Traditionally, it takes 15-20 years to develop a vaccine and get it to market. Normally, regulators require vaccine manufacturers to show their product safe before using it on people, and general it’s tested on lab animals before putting humans at risk with an unknown and untested vaccine. However, the current coronavirus pandemic has changed the world, and researchers are racing to have a coronavirus vaccine available. Does this sound safe?
Due to that race to have a coronavirus vaccine, a COVID-19 vaccine produced by Cambridge, Massachusetts biotech company Moderna is being rushed to the market and skipping the usual procedures of animal testing before use on humans. In fact, the clinical trial already started recruiting back in early March while the team continues to work on nonclinical research at the same time.
This coronavirus “solution” could be far worse than the virus
According to Moderna’s chief medical officer, Tal Zaks, they don’t believe that proving the vaccine first in animal models is the right path to getting the vaccine to a clinical trial. And while it shows the urgency to develop a coronavirus vaccine, rushing to market is both unusual and concerning.
Some experts in the field of ethics worry that the pressure to create new vaccines may result in suspending normal rules, rights, and standards of ethical conduct. Another worry – the technology Moderna’s using to create the new vaccine so quickly has never yielded an immunization in the past that’s even made it to market.
Traditional vaccines often use a weakened pathogen or proteins from a pathogen’s surface to help the body learn how to fight off the infection. Moderna’s trendy technology involves creating a lab-made concoction designed to make the body make its own virus-like bits so it starts to train itself to combat the virus. It’s a novel idea, yet it’s one that has not been proven effective by this company in the past.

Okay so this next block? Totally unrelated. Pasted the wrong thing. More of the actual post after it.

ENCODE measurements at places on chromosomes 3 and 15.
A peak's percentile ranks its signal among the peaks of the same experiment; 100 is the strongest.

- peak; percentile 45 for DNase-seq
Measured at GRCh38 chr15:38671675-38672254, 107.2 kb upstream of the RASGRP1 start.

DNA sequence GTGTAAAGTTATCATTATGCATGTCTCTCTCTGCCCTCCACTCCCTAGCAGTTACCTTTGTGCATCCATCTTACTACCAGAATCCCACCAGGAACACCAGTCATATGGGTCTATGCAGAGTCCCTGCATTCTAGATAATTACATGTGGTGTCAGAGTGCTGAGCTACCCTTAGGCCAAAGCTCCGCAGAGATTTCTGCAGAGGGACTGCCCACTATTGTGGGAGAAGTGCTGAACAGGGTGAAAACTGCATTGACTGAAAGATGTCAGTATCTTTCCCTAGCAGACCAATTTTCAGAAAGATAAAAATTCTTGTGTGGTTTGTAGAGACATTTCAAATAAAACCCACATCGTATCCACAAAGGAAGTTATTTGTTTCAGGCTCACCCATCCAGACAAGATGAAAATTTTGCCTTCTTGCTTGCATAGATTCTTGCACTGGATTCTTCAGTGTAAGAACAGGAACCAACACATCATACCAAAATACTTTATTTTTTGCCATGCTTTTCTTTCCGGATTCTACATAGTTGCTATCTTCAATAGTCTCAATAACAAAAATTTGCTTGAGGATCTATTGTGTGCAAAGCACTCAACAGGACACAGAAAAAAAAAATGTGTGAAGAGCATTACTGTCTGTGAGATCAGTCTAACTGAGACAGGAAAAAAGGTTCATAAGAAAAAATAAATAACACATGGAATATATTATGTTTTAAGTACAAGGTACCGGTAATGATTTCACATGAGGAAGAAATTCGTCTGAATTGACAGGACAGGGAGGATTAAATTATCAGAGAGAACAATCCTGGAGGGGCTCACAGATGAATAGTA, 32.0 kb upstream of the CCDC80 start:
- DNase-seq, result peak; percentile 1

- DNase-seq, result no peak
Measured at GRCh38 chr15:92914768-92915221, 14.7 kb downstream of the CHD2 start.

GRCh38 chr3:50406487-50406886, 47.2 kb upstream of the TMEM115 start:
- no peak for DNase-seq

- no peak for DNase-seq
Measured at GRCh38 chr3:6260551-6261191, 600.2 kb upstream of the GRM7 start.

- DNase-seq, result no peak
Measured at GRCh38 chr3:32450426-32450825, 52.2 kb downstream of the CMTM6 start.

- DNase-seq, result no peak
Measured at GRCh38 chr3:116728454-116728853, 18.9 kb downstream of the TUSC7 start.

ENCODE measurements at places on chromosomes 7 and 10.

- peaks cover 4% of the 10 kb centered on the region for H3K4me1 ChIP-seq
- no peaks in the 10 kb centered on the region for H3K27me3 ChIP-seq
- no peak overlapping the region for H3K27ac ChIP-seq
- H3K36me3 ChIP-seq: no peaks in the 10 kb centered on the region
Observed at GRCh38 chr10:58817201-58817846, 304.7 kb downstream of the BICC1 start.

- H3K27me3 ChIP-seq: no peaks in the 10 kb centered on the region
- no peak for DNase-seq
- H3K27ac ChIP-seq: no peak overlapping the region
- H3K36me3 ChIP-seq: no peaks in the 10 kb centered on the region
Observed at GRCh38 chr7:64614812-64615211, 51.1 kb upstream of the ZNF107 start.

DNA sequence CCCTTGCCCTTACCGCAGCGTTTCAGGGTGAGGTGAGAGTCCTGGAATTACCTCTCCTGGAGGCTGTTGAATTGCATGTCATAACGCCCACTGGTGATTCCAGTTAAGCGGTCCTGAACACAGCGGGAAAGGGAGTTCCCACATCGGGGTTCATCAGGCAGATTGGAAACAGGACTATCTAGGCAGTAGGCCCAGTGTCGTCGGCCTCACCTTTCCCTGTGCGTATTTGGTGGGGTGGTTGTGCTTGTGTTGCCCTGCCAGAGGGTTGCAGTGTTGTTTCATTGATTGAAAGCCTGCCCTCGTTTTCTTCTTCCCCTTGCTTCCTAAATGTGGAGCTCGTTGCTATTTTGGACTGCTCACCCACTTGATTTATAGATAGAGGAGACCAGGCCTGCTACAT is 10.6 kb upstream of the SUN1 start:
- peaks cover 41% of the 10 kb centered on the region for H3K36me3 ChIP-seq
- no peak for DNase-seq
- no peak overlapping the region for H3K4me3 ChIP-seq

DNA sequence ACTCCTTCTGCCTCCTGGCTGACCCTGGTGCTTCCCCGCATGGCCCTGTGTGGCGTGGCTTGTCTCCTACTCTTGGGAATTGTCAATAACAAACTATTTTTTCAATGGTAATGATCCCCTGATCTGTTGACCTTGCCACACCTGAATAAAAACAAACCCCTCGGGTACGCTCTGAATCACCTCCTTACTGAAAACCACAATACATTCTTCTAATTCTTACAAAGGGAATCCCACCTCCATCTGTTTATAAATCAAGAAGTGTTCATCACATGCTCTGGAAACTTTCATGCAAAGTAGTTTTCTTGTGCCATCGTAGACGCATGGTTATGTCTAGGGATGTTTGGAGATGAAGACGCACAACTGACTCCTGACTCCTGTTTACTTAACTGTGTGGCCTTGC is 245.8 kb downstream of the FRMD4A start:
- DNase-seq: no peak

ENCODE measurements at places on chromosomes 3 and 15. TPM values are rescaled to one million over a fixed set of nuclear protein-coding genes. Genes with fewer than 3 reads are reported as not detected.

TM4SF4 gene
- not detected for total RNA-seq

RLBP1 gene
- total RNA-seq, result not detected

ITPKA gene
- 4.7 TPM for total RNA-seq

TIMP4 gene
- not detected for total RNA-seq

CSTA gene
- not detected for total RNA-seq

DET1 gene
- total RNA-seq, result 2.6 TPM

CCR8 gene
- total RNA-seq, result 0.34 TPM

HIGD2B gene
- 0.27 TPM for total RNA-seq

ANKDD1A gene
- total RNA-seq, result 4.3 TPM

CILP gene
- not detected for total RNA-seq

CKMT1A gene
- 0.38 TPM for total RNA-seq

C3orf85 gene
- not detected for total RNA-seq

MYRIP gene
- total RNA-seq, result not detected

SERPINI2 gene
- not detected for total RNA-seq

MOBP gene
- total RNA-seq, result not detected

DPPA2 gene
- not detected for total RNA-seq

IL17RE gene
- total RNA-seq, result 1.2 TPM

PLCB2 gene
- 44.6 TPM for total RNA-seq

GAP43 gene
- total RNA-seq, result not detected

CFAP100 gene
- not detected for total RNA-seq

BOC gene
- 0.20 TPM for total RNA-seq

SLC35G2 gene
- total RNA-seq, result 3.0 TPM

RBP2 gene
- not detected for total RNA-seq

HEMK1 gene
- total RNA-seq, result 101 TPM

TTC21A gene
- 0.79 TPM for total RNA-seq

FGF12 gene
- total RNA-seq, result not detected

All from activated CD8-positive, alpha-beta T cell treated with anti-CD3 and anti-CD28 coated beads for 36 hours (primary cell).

Past vaccine research on SARS-CoV vaccines tells a cautionary tale, too. While the previous SARS-CoV vaccines did induce antibody and protection against infection of the virus, dangers discovered in animal testing led to the conclusion that caution should be taking in proceeding to use the SARS-CoV vaccine in humans.
Should we use human beings as guinea pigs?
Of course, we’ve known about vaccine dangers for some time, and in the past vaccine testing and approval procedures have been called into question. The truth is, humans become the guinea pigs. Vaccines are known to include harmful substances, such as mercury and aluminum – both known neurotoxins. Side effects of vaccines have included neurological problems and autism, not to mention the link between immunizations and autoimmune disorders, as well.
As new coronavirus vaccines are raced to the market, it’s essential to remember that most candidate vaccines actually fail. And some methods of testing are being skipped as the pandemic pushes the urgency for a fast cure.
No doubt, it’s something to consider before having the new “solution” administered to you once it’s available.